The Walton’s, identifying similarities between Torah and other ancient legal collections, argue that the purpose of these collections is not legislation but to articulate wisdom about how society is to be ordered under the ruler of the state. The purpose is order that reflects well upon the king. Additionally, in the case of Torah, it is a covenant document similar to Ancient Near East (ANE) suzerainty treaties, where the various provisions outline how the people are to remain loyal to their suzerain, in this case Yahweh or God. The statement, “you shall be holy for I am holy” is a conferral of status rather than an objective for the people of Israel, and Torah is wisdom for how they might be who they are by status. There is a distinction between ritual instructions in Torah and other codes. For others, rituals serve to meet the needs of the gods. Yahweh has no such needs and instead, these serve both as means of worship, and maintain and restore covenant order.

The Walton’s then move beyond noting the similarities and differences of ANE codes and Torah to consider similarities and differences of context. They note that many of the similarities in provisions reflect not dependence on other codes but rather that they are both embedded in the same cultural “river.” What differentiates Torah from these other codes is that it also reflects God’s covenant with Israel and God’s presence among them, instructing them how they might retain the enjoyment and blessing of that presence.

The final part of their work addresses the church’s use of Torah and particular focuses on what Torah is not, and what interpretive practices are invalid. They discourage the common practice of dividing Torah into moral, civil, and ceremonial law, arguing that these divisions are both artificial, and undermine understanding Torah in context as an integral whole. Typically, we lift out the “moral” teachings, and seek to derive principles for our contemporary situation, perhaps along with New Testament teaching, which is situated in a different, Greco-Roman cultural river. They point to a number of areas in the Torah where this is problematic: marriage, economy, political system, social status and hierarchy, international relations, warfare, and diplomacy, respect of personhood, taxation, property ownership and rights, crime and punishment, and sexual ethics. They contend that Torah was not for salvation, but arose as instruction for living under the covenant. It is a metaphor of health, not a system of moral instruction, and cannot be used as prooftexts for contemporary problems. Taking Torah seriously reads it as a wisdom text disclosing the gracious character of God toward his people and God’s intention that they flourish under his care as their suzerain, as they pursue covenant faithfulness in adhering to his wise instruction.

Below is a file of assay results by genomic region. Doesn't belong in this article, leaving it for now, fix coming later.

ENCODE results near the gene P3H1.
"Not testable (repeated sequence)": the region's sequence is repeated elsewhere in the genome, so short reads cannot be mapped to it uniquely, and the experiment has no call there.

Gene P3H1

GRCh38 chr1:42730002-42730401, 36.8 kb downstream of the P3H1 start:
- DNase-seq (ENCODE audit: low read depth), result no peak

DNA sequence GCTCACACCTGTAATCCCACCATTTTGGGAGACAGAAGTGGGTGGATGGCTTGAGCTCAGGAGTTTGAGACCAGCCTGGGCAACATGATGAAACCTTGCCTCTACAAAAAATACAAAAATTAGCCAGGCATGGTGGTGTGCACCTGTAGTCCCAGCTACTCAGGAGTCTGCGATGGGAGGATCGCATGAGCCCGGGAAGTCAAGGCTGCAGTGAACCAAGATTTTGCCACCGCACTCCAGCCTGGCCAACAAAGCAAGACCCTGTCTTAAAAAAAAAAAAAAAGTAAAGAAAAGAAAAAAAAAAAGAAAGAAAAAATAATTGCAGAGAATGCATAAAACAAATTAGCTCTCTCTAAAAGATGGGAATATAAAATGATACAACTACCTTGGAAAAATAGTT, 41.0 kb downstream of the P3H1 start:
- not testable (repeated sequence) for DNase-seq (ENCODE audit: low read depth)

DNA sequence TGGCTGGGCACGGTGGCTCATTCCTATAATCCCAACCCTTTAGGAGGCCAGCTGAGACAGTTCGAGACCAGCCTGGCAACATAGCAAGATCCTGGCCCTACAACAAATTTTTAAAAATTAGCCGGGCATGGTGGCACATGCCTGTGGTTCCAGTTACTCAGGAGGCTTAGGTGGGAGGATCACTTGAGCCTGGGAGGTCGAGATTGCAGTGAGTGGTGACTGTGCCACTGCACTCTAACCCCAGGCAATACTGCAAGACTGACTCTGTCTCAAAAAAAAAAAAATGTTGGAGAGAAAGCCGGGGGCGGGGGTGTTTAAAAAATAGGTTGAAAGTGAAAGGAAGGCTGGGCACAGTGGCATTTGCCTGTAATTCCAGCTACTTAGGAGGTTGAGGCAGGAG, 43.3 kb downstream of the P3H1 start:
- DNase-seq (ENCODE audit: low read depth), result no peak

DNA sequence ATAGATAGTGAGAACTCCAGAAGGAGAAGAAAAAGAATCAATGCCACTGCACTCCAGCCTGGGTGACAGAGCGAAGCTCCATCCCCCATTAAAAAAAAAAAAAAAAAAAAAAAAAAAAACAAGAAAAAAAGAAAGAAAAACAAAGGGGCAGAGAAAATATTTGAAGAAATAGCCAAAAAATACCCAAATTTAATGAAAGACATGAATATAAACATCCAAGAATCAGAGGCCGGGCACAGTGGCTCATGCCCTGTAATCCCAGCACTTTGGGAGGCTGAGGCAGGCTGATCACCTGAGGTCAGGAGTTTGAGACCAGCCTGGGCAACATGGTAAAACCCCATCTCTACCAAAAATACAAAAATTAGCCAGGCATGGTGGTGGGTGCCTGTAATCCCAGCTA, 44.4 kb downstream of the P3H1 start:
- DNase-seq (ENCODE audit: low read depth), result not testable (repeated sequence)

There is much here that is helpful. Instructions we would find morally objectionable (those upholding slavery or patriarchy, for example) fall in line with the kind of order one would expect in the Ancient Near East and commend Yahweh as ruler of his people, but do not serve as legislation for the contemporary church.

What I find missing, and perhaps troubling is how then we are to read scripture, including the New Testament, also embedded in a cultural river, and according to the Walton’s, also not a source of moral instruction for us, but rather “wisdom.” They write:

“The decision between ‘do not conform to the pattern of this world’ (Romans 12:1-2) and ‘become all things to all people so that by all possible means [we] might save some’ (1 Cor 9:22) does not default in either direction. It means that we exercise wisdom in knowing where to conform to the culture of our day. This wisdom must be exercised by those who can understand the culture well enough to understand the cost of either decision, and it is these people whom we should appoint to lead the community. But making those decisions is not the same thing as following a rigid set of rules, especially not a rigid set of rules that was written to a different culture” (p. 230).

I recognize the value of reading contextually and avoiding prooftexting, but I’m troubled here with language that seems to elevate the wise interpreter above the “rigid set of rules” they interpret. The language of “rigidity” reveals a disposition toward scripture that seems troubling. Were Paul’s instructions to the Ephesians or Corinthians about how to lead a life worthy of their calling rigid? Or those of Jesus on divorce, grounded not in a particular culture but in God’s creational intent? I agree that the Bible is not primarily a book of moral instruction, yet does not scripture aid those saved by grace, God’s workmanship, who created for good works in which we are to walk (Ephesians 2:8-10)? The Waltons’ conclusion smacks of a “hidden knowledge” accessible to the wise that seems a long way from the perspicacity of scripture. I would have been helped if they would spell out more of how scripture may be appropriated, and not mostly by how it may not.

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Disclosure of Material Connection: I received this book free from the publisher. I was not required to write a positive review. The opinions I have expressed are my own.